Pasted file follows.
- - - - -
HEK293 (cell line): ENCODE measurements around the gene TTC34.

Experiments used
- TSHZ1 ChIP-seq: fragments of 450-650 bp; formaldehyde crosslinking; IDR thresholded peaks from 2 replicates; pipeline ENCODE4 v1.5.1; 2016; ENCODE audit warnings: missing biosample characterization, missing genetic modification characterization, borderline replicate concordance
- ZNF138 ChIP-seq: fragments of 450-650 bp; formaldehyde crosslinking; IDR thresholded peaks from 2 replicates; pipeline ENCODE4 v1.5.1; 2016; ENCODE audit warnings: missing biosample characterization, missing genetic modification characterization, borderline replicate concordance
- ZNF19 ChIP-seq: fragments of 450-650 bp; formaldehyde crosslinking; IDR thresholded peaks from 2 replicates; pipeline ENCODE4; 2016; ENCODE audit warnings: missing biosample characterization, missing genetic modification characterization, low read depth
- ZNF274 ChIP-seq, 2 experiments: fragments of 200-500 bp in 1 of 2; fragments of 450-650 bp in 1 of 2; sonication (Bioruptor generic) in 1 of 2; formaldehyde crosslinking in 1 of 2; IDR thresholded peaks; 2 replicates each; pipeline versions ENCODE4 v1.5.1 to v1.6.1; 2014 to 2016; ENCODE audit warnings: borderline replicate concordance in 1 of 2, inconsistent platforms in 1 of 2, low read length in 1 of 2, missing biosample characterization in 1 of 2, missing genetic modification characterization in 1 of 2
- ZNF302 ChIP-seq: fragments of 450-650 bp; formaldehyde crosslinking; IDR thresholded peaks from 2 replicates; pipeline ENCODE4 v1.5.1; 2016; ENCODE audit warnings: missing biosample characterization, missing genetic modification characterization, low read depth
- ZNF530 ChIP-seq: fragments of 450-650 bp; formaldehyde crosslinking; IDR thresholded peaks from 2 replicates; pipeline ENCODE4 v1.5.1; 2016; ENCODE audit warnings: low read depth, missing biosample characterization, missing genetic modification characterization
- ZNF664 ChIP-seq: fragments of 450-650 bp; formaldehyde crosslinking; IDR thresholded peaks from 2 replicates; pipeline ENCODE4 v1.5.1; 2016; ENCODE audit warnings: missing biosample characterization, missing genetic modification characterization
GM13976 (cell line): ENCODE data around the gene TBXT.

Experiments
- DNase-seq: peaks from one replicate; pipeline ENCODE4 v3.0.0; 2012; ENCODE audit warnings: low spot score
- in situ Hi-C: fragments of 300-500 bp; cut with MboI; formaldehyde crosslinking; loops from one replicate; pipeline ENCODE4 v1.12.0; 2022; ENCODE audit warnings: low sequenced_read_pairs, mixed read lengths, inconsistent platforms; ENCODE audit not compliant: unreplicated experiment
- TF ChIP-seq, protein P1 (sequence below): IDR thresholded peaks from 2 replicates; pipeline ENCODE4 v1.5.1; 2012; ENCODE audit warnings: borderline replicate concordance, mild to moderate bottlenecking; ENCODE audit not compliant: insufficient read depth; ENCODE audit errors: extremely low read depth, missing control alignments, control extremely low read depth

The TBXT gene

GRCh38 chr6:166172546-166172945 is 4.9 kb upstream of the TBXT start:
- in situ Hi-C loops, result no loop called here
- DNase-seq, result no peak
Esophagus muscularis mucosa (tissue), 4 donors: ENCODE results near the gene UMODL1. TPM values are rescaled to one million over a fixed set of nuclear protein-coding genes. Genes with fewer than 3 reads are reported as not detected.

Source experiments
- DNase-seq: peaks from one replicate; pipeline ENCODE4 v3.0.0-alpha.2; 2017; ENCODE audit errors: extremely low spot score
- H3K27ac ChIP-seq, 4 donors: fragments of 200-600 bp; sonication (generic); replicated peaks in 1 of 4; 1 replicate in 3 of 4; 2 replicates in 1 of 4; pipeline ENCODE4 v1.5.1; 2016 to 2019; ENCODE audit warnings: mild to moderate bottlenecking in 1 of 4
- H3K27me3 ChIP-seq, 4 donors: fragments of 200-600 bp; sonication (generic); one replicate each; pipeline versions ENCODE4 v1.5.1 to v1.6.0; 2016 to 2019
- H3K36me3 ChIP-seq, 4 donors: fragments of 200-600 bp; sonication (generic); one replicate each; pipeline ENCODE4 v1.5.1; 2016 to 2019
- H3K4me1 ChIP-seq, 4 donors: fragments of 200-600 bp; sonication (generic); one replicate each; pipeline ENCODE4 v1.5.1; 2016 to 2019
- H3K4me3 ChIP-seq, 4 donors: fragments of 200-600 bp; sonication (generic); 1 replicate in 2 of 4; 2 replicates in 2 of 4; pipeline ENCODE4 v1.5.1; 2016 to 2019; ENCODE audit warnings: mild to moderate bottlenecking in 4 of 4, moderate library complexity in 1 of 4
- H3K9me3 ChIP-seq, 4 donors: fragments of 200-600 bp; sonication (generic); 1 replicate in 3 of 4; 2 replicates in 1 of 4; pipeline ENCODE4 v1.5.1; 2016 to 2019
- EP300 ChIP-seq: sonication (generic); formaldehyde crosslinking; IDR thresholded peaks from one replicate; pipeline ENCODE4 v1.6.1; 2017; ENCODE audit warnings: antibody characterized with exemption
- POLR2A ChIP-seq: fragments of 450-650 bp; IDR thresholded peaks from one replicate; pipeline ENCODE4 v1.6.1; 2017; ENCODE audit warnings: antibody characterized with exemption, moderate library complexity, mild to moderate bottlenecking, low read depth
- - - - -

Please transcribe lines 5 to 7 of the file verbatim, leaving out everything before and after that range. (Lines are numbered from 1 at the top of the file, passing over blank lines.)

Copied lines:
- ZNF19 ChIP-seq: fragments of 450-650 bp; formaldehyde crosslinking; IDR thresholded peaks from 2 replicates; pipeline ENCODE4; 2016; ENCODE audit warnings: missing biosample characterization, missing genetic modification characterization, low read depth
- ZNF274 ChIP-seq, 2 experiments: fragments of 200-500 bp in 1 of 2; fragments of 450-650 bp in 1 of 2; sonication (Bioruptor generic) in 1 of 2; formaldehyde crosslinking in 1 of 2; IDR thresholded peaks; 2 replicates each; pipeline versions ENCODE4 v1.5.1 to v1.6.1; 2014 to 2016; ENCODE audit warnings: borderline replicate concordance in 1 of 2, inconsistent platforms in 1 of 2, low read length in 1 of 2, missing biosample characterization in 1 of 2, missing genetic modification characterization in 1 of 2
- ZNF302 ChIP-seq: fragments of 450-650 bp; formaldehyde crosslinking; IDR thresholded peaks from 2 replicates; pipeline ENCODE4 v1.5.1; 2016; ENCODE audit warnings: missing biosample characterization, missing genetic modification characterization, low read depth